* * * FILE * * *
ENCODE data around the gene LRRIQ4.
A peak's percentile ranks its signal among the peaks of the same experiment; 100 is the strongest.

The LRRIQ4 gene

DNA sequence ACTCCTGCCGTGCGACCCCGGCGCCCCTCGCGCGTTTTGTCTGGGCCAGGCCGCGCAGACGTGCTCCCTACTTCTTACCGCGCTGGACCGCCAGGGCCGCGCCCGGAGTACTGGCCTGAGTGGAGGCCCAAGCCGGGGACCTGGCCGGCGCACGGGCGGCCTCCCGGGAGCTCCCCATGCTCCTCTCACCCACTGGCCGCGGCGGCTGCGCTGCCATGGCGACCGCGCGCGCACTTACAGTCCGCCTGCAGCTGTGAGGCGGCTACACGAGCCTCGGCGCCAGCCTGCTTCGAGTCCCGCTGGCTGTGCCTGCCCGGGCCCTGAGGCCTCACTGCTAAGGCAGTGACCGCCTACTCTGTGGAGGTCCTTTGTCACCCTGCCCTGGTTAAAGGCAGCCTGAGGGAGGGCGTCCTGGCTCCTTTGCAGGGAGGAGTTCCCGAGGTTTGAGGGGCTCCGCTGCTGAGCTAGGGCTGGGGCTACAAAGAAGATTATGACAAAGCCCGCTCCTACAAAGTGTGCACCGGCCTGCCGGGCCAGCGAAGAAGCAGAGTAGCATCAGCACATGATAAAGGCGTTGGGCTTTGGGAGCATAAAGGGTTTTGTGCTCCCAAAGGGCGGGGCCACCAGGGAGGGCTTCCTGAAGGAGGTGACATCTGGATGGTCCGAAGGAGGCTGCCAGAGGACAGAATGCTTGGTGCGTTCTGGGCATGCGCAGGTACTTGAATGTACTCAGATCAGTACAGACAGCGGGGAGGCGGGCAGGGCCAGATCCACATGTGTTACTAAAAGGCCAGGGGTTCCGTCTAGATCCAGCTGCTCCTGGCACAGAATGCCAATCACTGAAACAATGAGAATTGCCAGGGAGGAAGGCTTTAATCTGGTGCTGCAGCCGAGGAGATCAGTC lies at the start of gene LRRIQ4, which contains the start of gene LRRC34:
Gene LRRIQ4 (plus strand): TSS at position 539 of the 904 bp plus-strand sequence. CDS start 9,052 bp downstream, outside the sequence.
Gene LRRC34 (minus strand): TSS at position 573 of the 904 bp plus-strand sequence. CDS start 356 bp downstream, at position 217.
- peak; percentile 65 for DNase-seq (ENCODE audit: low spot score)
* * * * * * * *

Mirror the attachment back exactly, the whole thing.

ENCODE data around the gene LRRIQ4.
A peak's percentile ranks its signal among the peaks of the same experiment; 100 is the strongest.

The LRRIQ4 gene

DNA sequence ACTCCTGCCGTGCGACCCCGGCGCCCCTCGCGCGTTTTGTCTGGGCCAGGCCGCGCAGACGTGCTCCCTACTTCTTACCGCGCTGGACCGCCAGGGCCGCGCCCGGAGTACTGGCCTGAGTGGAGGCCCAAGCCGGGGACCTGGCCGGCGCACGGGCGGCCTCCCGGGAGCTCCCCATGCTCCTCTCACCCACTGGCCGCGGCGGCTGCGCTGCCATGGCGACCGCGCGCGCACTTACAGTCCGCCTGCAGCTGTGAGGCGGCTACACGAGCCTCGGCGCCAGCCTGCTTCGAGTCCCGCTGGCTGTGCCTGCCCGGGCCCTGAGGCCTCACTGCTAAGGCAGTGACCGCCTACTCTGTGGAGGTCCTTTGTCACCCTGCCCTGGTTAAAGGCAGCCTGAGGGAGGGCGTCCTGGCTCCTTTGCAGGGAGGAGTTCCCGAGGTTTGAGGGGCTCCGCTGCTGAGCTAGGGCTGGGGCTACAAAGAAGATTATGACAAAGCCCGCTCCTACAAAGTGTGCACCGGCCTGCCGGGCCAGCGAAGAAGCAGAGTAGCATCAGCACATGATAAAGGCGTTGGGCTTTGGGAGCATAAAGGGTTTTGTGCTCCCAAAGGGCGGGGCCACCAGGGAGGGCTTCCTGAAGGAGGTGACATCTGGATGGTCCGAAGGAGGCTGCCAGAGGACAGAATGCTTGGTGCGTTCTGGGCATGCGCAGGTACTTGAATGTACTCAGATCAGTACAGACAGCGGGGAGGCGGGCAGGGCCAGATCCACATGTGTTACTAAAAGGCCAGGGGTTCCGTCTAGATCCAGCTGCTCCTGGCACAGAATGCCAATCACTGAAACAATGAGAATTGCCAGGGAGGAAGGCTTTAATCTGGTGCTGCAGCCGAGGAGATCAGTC lies at the start of gene LRRIQ4, which contains the start of gene LRRC34:
Gene LRRIQ4 (plus strand): TSS at position 539 of the 904 bp plus-strand sequence. CDS start 9,052 bp downstream, outside the sequence.
Gene LRRC34 (minus strand): TSS at position 573 of the 904 bp plus-strand sequence. CDS start 356 bp downstream, at position 217.
- peak; percentile 65 for DNase-seq (ENCODE audit: low spot score)